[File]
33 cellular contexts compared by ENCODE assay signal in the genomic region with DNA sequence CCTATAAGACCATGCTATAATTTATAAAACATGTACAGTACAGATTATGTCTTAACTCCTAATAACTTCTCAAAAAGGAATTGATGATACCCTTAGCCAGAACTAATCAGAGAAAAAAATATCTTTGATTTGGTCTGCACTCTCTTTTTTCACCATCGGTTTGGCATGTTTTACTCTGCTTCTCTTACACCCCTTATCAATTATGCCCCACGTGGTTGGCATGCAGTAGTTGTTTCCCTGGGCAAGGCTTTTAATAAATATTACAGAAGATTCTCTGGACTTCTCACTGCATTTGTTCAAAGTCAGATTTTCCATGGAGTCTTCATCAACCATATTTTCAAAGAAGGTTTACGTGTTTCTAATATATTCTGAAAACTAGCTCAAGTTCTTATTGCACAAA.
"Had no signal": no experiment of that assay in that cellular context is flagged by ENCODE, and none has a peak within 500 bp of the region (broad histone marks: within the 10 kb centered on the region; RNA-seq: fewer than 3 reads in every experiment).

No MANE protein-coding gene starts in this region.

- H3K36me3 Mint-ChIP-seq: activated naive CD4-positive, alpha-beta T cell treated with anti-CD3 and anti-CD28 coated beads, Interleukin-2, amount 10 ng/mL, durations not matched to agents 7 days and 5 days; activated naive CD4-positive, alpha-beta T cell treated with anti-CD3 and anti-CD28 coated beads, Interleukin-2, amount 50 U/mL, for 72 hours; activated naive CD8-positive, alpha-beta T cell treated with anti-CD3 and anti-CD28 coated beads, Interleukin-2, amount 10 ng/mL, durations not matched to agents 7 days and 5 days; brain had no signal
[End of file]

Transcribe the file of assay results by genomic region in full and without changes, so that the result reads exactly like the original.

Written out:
33 cellular contexts compared by ENCODE assay signal in the genomic region with DNA sequence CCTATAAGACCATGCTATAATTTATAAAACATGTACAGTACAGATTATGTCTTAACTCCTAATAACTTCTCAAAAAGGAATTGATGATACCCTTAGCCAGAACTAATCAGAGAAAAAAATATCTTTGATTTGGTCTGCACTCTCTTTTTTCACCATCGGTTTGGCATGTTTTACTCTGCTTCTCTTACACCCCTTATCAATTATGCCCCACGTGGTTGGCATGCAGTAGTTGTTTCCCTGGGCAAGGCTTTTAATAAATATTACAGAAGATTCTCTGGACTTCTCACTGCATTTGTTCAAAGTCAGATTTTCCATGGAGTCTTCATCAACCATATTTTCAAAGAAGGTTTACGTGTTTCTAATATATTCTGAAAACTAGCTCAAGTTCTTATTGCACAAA.
"Had no signal": no experiment of that assay in that cellular context is flagged by ENCODE, and none has a peak within 500 bp of the region (broad histone marks: within the 10 kb centered on the region; RNA-seq: fewer than 3 reads in every experiment).

No MANE protein-coding gene starts in this region.

- H3K36me3 Mint-ChIP-seq: activated naive CD4-positive, alpha-beta T cell treated with anti-CD3 and anti-CD28 coated beads, Interleukin-2, amount 10 ng/mL, durations not matched to agents 7 days and 5 days; activated naive CD4-positive, alpha-beta T cell treated with anti-CD3 and anti-CD28 coated beads, Interleukin-2, amount 50 U/mL, for 72 hours; activated naive CD8-positive, alpha-beta T cell treated with anti-CD3 and anti-CD28 coated beads, Interleukin-2, amount 10 ng/mL, durations not matched to agents 7 days and 5 days; brain had no signal